Yesterday, Katherine Schulten, the extraordinary editor of The New York Times Learning Network, sent out a tweet about an amazing interactive of the Netherlandish artist Hieronymus Bosch’s “The Garden Of Earthly Delights.”
It is indeed amazing, and provides audio support for the text, which makes it even more accessible to ELLs.
It got me wondering if my students could do a project researching and sharing the oldest examples of their home culture’s music?
I did a quick online search, and there certainly are many examples. At the bottom of this post, I’ve embedded videos of ancient Mesoamerican and Arab music.
So, I’m thinking of asking students to research their culture’s music, make a short report on the instruments used and the role of music in their ancient culture, explain what it sounds like to them and what they visualize when they hear it, and then play it for the class.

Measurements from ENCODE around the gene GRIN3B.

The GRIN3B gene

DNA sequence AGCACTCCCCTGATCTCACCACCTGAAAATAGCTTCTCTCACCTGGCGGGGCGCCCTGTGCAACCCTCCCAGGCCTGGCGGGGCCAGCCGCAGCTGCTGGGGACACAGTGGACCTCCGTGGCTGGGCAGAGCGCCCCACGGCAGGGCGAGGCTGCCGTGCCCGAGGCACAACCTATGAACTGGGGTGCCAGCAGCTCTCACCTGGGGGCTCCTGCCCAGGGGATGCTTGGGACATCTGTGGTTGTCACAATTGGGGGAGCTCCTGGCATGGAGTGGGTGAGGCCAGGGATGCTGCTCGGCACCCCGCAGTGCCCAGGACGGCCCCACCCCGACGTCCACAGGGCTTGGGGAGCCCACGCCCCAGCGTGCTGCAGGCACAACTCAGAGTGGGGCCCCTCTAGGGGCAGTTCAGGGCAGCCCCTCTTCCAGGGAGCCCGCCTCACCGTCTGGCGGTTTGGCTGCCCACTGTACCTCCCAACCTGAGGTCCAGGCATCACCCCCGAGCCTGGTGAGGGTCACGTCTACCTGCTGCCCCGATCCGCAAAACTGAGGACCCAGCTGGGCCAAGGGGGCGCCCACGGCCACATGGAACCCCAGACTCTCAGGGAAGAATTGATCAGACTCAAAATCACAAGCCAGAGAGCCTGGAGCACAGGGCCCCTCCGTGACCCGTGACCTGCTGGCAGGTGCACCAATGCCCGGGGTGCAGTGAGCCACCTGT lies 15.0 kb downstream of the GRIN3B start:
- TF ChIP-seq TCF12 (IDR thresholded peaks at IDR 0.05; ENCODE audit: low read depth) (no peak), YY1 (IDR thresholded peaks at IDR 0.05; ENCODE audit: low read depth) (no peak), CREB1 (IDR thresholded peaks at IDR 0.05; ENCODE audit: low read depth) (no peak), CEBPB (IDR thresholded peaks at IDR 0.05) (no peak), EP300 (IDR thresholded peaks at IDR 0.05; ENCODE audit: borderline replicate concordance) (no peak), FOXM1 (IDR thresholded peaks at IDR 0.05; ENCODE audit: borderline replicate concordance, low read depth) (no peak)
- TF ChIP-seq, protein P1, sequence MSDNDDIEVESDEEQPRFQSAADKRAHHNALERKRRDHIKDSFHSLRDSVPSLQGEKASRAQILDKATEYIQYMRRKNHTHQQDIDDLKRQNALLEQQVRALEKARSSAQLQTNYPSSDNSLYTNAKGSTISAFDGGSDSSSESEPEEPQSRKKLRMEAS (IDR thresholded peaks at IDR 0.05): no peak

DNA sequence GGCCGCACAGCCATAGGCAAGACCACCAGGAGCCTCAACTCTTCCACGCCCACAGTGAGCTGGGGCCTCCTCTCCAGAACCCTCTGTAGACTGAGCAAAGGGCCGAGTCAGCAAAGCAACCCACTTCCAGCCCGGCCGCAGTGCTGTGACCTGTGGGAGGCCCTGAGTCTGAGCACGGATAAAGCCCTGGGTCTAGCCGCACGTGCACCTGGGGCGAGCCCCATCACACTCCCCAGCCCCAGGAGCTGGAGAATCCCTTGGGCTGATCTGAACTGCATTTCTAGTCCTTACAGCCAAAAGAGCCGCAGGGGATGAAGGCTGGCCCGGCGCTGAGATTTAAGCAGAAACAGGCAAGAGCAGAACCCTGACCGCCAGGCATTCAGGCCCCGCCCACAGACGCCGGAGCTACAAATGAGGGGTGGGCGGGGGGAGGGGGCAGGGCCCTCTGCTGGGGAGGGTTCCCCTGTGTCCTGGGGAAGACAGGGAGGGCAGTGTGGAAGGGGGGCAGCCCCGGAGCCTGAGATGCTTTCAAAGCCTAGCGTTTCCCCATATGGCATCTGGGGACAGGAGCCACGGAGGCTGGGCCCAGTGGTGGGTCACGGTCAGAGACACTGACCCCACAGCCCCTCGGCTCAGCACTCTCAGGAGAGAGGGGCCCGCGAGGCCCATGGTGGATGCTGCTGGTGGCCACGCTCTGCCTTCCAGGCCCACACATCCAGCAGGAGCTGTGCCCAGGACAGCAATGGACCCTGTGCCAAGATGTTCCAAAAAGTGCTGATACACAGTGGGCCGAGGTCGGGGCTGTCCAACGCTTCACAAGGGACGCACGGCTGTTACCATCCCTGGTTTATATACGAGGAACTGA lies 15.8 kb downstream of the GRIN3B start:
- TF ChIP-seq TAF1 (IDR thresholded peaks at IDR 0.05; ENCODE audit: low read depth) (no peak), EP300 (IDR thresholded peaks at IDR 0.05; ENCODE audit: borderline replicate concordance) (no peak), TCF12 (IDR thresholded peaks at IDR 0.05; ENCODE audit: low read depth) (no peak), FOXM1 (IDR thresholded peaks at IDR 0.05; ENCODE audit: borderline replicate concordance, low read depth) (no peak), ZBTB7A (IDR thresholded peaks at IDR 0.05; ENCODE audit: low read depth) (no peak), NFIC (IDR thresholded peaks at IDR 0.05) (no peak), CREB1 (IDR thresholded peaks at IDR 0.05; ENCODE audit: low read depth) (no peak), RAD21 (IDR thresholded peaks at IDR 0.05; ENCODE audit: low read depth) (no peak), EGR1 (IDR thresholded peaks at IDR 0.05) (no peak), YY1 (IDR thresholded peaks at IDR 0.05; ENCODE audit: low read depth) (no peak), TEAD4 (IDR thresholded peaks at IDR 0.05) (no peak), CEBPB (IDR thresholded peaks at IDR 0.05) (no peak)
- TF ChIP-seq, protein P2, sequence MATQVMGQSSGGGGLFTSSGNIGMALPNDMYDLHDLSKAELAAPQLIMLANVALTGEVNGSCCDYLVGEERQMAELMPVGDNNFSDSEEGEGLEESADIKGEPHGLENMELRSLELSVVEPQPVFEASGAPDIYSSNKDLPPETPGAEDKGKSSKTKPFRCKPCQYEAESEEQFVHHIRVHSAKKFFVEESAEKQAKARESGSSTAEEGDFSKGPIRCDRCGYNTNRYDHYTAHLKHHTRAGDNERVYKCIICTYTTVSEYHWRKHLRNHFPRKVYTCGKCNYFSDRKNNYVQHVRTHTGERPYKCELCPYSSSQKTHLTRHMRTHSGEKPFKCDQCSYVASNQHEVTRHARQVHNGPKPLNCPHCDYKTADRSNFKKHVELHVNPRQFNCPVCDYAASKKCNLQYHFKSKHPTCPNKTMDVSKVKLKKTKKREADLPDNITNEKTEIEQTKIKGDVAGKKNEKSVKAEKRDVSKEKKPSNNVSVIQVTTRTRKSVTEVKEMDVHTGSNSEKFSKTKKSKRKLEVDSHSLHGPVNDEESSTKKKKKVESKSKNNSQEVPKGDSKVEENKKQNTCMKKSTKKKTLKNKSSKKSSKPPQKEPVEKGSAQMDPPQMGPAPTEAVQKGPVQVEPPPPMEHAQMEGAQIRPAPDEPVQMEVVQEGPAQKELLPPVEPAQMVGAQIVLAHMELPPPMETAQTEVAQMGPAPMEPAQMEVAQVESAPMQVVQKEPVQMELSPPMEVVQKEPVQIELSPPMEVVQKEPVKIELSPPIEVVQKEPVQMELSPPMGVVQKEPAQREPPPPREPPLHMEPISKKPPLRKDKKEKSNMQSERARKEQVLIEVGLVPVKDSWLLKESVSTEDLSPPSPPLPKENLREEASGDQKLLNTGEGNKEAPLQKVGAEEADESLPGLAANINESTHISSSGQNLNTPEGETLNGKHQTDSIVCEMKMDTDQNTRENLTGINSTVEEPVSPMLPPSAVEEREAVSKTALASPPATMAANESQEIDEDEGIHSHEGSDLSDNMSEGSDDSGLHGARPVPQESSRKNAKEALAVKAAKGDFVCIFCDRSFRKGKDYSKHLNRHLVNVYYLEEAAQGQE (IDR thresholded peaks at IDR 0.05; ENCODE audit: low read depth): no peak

What do you think? Do you have ideas on how I can make the lesson a better one for both learning about history and for language development?
It’s from PBS, and is a great one for IB Theory of Knowledge teachers when exploring the arts.
Even more interesting – to me, at least – is how it can applied to an understanding of “close reading.” I suspect David Coleman, the primary author of the Common Core Standards, would not necessarily agree with what the video says about the critical importance of context…